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Tunisia, Terrorism and Tourism
Travel writer, Mollie Johnson, evaluates the impact terrorism has had on tourism in the North African country of Tunisia
The inquest into the deaths of thirty Brits who died in the Tunisia terrorist attack of 2015 delivered its findings on the 27th February after seven weeks, the coroner declared that the victims were unlawfully killed but he could not rule that neglect by the tour operator contributed to this.
On 26th June 2015, I was one of the many tourists sunning it up in Sousse and enjoying the second day of my holiday. Although I did not experience the attacks first hand, I witnessed the effects of them in my hotel just 8km down the beach as this brutal attack broke family’s apart and ripped the country’s tourist industry to shreds in the last few days of the holy month of Ramadan.
Thirty-eight people were killed in these attacks, including thirty Britons and three Irish citizens. To so many people these victims are just ‘victims’ but each of them had a story and a life that was cut short by Seifeddine Rezgui on this fateful day.
Christopher Bell. Sharon Bell. Trudy Jones. Bruce Wilkinson. Lisa Burbidge. Billy Graham. Lisa Graham. Carly Lovett. Lorna Carty. Stu Davey. Scott Chalkley. Laurence (Larry) Hayes. Martina Hayes. Claire Windass. Jim McQuire. Ann McQuire. Stuart Cullen. Philip Heathcote. Denis Thwaites. Elaine Thwaites. Stephen Mellor. John Welch. Eileen Swannack. John Stocker. Janet Stocker. David Thompson. John Stollery. Chris Dyer. Angie Fisher. Ray Fisher. Joel Richards. Patrick Evans. Adrian Evans.
All of these people were denied the opportunity to continue their stories, their lives were cut short. And for what? To make a statement? To punish Tunisia for their friendly relations with the West? How can it be fair for thirty-eight innocent people to be shot dead, causing family’s heartbreak, just to send a message?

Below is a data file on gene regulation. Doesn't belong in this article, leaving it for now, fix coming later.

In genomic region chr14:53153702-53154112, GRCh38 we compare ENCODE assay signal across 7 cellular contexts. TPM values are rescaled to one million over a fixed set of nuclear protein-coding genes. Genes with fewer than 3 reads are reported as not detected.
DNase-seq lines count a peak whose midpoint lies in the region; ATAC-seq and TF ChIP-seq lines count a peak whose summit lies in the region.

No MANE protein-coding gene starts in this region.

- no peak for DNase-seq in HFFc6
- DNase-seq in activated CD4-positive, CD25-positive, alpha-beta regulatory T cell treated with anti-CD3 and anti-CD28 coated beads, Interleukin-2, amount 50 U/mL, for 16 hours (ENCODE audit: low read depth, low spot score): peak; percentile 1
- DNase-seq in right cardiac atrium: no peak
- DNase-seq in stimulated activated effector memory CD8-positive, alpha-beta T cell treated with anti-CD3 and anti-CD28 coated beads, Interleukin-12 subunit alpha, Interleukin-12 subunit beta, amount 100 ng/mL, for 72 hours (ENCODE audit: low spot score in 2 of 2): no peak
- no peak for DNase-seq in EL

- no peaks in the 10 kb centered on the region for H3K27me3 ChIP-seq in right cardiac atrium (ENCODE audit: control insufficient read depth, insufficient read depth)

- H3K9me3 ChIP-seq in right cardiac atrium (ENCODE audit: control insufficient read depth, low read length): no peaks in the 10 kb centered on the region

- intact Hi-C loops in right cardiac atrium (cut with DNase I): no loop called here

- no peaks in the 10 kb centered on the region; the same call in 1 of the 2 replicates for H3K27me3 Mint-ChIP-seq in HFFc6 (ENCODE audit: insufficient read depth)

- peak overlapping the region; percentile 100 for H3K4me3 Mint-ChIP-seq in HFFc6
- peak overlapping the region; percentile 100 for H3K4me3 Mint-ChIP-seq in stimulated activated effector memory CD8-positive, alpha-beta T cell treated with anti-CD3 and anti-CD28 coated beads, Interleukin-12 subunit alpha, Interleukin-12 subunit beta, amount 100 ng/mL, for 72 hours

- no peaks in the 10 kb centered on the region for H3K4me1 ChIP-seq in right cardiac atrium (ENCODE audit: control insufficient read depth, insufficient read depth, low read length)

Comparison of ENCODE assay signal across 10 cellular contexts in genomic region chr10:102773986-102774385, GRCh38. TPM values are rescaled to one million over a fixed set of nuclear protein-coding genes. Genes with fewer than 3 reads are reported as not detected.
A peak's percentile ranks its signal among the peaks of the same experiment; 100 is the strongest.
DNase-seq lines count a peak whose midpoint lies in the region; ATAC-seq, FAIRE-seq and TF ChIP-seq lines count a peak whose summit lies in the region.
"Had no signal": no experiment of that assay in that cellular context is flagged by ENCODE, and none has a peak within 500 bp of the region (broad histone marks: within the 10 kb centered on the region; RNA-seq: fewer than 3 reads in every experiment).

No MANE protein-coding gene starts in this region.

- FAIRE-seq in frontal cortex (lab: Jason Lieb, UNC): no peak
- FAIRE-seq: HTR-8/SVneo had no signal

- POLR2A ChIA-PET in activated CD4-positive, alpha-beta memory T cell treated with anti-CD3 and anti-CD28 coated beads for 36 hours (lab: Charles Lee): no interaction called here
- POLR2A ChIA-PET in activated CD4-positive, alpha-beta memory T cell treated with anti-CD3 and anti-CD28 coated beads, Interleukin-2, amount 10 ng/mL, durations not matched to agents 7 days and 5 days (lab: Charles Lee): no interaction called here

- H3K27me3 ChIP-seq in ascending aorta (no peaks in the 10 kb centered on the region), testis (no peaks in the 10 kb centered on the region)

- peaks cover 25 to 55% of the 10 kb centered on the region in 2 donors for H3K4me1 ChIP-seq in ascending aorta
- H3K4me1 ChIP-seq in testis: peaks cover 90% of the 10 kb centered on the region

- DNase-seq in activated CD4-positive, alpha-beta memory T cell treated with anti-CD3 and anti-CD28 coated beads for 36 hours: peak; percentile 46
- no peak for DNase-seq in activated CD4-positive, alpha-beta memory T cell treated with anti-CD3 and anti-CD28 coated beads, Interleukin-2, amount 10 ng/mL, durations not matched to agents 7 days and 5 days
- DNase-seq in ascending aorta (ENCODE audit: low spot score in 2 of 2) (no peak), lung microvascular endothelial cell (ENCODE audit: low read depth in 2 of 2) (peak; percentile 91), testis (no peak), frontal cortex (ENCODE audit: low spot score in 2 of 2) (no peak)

The Tunisian People
The victims are not the only people to have suffered from the events of this day. Due to increased security at the hotel that I stayed at, we remained in Tunisia for the rest of our holiday and watched as more and more tourists left, with none coming in. As less and less people arrived, more and more Tunisian people were losing their jobs. Our maid had her last day just two days after the attack and was brought to tears when detailing to us how she will not even be able to afford her rent for the next month and has no other way of earning money. People’s lives were falling apart around us due to one, world-shattering act.
On the 27th June 2015, whilst we were still in Tunisia, the Tunisian people protested against the actions and the terrorism of the 26th June. To prove that they were not affiliated with the violence and highlight their alliance with the West, they marched through Sousse and past our hotel carrying signs that condemned terrorism, the flag of their country and the British flag.
“This attack had done what they wanted and destroyed the tourism which the country’s economy relied so heavily on.
What is happening now, nearly 2 years on?
Joel Richards, the 19-year old victim from Wednesbury has had a charity set up named after him by his family. ‘Smile for Joel’ was set up by Suzanne, his mother, to keep his memory alive which has organised 5k and 3k fundraising runs to raise money for the independent charity ‘Victim Support’. Their Facebook page ‘Smile for Joel’, details their efforts whilst honouring Joel, his uncle Adrian and grandfather Pat.
In regards to tourism in Tunisia, the Foreign and Commonwealth Office (FCO) warned against travel to Tunisia after the attack, putting a state of emergency in place until at least May, 2017. Thomson announced on 31st January 2017 that they would no longer be selling any Thomson or First Choice holidays there until the FCO advice changes, and Thomas Cook has cancelled all holidays there up until May 24th, 2017. Nearly two years on from the incident and the Tunisian people’s tourism industry is still in tatters.
The 2015 Tunisian terrorist attack has left many people heartbroken, taking innocent people away from their families in order to make a statement. Nearly two years on and the hurting has not stopped for the families of the victims or the Tunisian people. One act has caused so much pain for so many people, yet I guess that was the aim of it.